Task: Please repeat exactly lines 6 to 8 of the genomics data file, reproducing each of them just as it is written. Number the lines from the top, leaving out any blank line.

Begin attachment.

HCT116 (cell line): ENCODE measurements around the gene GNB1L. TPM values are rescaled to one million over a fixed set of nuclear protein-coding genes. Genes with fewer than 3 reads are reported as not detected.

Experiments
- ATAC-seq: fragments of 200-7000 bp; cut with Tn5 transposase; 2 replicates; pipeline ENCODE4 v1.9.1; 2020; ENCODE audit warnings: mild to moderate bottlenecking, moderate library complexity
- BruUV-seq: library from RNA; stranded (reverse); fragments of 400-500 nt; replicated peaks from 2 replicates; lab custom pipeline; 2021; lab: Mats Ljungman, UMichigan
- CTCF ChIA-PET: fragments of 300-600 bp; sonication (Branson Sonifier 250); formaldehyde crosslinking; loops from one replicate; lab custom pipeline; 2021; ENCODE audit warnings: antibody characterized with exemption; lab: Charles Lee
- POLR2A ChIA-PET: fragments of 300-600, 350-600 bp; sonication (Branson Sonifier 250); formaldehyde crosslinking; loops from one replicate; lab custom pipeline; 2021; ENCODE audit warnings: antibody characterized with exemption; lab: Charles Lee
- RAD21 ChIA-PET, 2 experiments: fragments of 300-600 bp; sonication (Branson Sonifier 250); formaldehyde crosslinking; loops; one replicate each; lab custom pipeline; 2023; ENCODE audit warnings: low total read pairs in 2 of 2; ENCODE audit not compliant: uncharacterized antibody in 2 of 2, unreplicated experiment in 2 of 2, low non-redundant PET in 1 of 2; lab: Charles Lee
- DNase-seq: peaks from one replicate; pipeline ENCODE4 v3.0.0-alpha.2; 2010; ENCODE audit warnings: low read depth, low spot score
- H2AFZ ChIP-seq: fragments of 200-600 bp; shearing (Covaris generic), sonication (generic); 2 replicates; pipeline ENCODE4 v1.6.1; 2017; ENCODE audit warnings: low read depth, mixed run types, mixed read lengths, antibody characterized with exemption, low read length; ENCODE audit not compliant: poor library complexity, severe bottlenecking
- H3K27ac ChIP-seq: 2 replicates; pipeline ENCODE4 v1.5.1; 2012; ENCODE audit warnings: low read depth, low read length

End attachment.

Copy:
- POLR2A ChIA-PET: fragments of 300-600, 350-600 bp; sonication (Branson Sonifier 250); formaldehyde crosslinking; loops from one replicate; lab custom pipeline; 2021; ENCODE audit warnings: antibody characterized with exemption; lab: Charles Lee
- RAD21 ChIA-PET, 2 experiments: fragments of 300-600 bp; sonication (Branson Sonifier 250); formaldehyde crosslinking; loops; one replicate each; lab custom pipeline; 2023; ENCODE audit warnings: low total read pairs in 2 of 2; ENCODE audit not compliant: uncharacterized antibody in 2 of 2, unreplicated experiment in 2 of 2, low non-redundant PET in 1 of 2; lab: Charles Lee
- DNase-seq: peaks from one replicate; pipeline ENCODE4 v3.0.0-alpha.2; 2010; ENCODE audit warnings: low read depth, low spot score